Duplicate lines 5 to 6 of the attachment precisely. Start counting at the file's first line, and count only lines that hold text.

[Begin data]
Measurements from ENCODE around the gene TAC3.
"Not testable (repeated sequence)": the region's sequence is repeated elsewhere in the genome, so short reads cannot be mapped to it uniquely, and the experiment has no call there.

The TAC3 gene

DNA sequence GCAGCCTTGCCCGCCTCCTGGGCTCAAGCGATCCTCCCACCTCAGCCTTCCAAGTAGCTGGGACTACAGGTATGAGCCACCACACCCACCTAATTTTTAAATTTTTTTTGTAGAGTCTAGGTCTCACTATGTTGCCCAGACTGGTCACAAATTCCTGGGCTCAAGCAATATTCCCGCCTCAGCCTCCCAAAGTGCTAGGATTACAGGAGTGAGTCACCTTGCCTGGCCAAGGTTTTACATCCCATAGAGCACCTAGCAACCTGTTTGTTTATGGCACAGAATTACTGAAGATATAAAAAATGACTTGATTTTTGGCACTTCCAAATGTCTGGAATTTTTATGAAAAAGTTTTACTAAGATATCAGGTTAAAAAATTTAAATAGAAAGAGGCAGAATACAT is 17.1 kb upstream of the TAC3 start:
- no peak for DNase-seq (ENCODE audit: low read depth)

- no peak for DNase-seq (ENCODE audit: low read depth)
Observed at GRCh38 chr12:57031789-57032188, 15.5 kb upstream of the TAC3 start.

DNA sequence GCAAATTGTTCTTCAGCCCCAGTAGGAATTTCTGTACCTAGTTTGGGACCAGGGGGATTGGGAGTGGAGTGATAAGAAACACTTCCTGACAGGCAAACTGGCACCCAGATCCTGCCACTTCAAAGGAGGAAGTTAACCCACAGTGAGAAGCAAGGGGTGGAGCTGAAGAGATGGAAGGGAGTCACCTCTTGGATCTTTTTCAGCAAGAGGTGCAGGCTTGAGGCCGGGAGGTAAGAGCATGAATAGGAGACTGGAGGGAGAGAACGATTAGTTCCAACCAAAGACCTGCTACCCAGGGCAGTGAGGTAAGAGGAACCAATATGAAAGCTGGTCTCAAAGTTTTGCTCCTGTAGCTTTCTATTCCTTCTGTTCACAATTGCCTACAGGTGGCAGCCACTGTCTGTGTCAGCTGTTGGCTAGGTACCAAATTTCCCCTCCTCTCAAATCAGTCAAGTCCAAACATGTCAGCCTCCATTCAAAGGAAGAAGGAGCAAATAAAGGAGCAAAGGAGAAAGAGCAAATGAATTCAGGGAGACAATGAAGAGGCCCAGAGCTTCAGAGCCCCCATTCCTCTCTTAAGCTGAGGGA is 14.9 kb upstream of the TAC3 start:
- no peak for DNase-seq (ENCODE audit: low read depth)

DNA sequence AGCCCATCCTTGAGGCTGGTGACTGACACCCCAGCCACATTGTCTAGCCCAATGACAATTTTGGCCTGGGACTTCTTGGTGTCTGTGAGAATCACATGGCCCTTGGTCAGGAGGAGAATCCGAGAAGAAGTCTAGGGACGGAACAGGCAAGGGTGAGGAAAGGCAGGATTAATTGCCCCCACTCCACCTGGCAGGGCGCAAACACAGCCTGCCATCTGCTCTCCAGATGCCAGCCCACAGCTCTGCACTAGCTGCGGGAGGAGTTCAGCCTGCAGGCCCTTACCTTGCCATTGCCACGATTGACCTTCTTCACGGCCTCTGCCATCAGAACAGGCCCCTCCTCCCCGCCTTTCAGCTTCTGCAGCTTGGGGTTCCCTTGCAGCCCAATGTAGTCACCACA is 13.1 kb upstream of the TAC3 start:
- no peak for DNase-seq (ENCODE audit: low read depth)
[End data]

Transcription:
- no peak for DNase-seq (ENCODE audit: low read depth)

- no peak for DNase-seq (ENCODE audit: low read depth)